Before I get on, I always do a "flight check". Is my horse standing still, letting me flex from the ground? Does my horse disengage the hindquarters from the ground with ease? If at any time I feel as if my horse is not listening to me, or not responding to me, I do a course of ground control straight away. Especially in winter, sometimes horses need to get off a little energy and warm up to the saddle and adjust to putting their whole focus on you and not on environmental factors.
You made several mistakes, but the biggest one is that you failed to 'read' your horse. He tried and tried to tell you that it was not a good idea to get on. He really did.
When he acted antsy and fussy and tried to NOT let you get on; he was screaming at you that he was not 'ready and able' to do what you wanted from him.
You broke rule #1: Make sure your horse is ready and able to do what you are going to ask of him. It is all preparation, preparation and more preparation.
Under the circumstances, you should have round -penned or longed him until his head was hanging and he WANTED to stand still. I do not care if you longed him back and forth with 100 direction changes --- or longed him over a tarp on the ground that he did not want to go near --- or round penned him over and through and between places he did not want to go. I have taken one like that to a pond and longed him up and down the pond dam. I've made them go back and forth over a big log. Get the point? In a while, that mounting block would look pretty darn good.
Then, if I had time I would mount and dismount about 10 times and when he was standing there bored out of his gourd, I would have put him up.
I'm afraid that Palomine is right. He did chunk your butt and he got away without being ridden. He plainly won. He would NOT have won if you had stayed off until he was ready to get on and stood perfectly still AND RELAXED. This is how their brain works. Now, he will be 10 times worse and it will take a pretty good hand to get him ridden.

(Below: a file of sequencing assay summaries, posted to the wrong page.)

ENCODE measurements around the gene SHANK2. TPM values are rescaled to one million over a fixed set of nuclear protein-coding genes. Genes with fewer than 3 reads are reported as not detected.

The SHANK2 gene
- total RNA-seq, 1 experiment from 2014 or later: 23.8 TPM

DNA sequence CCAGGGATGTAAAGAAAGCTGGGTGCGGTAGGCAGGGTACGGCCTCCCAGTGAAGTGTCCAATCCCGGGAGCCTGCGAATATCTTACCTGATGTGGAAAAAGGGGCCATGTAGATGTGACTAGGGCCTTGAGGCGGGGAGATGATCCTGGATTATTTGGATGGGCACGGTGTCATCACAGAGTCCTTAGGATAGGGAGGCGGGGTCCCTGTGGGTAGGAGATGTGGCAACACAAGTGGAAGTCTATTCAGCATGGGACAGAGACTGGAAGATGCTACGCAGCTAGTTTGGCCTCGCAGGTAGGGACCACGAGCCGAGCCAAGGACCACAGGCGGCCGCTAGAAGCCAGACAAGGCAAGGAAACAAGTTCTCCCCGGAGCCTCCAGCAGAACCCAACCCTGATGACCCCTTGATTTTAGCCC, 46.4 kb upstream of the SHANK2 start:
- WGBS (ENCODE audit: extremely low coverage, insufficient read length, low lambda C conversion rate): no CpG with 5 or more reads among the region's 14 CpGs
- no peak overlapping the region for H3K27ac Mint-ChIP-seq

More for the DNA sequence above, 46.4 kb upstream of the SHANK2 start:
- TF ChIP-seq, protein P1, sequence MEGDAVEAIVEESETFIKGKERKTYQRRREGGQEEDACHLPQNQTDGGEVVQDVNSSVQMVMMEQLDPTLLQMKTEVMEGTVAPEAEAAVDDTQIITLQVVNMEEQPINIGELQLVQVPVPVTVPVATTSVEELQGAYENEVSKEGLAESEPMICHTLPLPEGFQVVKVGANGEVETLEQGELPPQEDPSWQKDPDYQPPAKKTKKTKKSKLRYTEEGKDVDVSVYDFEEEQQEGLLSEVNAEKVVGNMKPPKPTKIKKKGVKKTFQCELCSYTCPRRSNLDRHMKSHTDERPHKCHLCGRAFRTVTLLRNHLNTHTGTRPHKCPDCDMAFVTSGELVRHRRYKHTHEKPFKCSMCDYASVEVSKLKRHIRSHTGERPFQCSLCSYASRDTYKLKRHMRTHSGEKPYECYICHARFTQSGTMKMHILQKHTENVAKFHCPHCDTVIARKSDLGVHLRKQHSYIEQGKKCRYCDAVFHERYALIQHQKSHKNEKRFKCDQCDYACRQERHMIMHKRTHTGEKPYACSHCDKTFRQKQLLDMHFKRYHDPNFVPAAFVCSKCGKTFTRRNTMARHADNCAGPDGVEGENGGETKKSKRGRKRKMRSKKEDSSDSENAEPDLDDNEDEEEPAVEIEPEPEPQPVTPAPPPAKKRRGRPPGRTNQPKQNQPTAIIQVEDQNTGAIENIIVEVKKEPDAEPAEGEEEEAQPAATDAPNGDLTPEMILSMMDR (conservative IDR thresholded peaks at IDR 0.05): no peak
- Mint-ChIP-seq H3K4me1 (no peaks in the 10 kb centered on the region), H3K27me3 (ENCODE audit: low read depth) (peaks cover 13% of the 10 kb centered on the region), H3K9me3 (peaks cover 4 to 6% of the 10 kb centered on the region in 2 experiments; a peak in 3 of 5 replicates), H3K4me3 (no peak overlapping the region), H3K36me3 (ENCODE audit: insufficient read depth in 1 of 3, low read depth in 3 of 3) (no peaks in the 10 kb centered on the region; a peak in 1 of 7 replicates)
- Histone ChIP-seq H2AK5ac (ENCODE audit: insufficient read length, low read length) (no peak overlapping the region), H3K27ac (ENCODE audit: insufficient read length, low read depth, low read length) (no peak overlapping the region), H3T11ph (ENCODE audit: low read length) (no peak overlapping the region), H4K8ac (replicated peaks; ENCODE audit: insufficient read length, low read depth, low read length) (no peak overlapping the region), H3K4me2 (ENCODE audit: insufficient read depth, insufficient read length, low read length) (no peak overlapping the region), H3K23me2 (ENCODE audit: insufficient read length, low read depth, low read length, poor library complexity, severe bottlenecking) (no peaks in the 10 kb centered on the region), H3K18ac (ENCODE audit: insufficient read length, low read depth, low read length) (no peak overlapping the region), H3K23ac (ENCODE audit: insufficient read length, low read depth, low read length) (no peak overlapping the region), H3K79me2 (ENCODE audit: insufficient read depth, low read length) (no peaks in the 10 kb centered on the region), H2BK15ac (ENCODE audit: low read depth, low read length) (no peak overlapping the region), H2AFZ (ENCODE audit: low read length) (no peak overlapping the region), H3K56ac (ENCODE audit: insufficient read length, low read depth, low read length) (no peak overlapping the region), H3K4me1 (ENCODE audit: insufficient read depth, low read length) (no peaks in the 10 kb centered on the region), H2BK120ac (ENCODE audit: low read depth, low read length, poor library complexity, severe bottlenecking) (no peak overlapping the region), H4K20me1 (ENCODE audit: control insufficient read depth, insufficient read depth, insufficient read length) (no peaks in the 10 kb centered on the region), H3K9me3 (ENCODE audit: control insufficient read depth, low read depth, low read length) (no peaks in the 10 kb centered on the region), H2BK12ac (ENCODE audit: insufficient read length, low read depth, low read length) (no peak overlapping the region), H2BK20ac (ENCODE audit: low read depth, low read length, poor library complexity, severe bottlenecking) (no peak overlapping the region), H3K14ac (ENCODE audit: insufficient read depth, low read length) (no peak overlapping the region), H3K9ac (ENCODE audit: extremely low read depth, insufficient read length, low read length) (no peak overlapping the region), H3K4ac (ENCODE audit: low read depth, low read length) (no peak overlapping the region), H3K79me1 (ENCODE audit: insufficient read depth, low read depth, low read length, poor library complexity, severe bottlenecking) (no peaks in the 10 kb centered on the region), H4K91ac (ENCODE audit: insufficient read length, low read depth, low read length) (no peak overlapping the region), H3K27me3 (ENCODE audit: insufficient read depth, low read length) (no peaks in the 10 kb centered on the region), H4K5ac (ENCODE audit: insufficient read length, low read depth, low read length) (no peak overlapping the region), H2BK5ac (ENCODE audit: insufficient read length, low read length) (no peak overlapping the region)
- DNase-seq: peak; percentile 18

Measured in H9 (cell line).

The only time I've seen any of our horses or the horse boarded here was at feeding time, they knew it was feeding time and would be antsy......I usually try to feed them when we are done riding for the day.
He definetly was trying to tell you he was not wanting you on, yes you should have done some ground work at that point rather than get on him but hopefully now you've learnt from your mistake and it won't happen again.....good luck and hope he doesn't throw you off again!!
Thank you all for your comments and advice, I really appreciate it.
I am going to start looking for a trainer. When I took lessons I always had a trainer at the barn I was riding at so I never had to go out and find my own...I will talk to my grandma since she still rides, and most likely knows of some trainers in the area. But if any of you know of any trainers in the Chicago area that'd be great.
The only thing is, I feel I did a great job on his ground work. I have completed everything I have read about online regarding groundwork, (most of it on this forum) and watched in training videos and had advice from people at my barn. I put A LOT of time and work into it and I feel it is very good. When I rode him for the first time, at my barn, he didn't think twice about having me on his back...or the next 4 times I rode him so that is why I am confused as to why yesterday he decided he didn't want me riding him...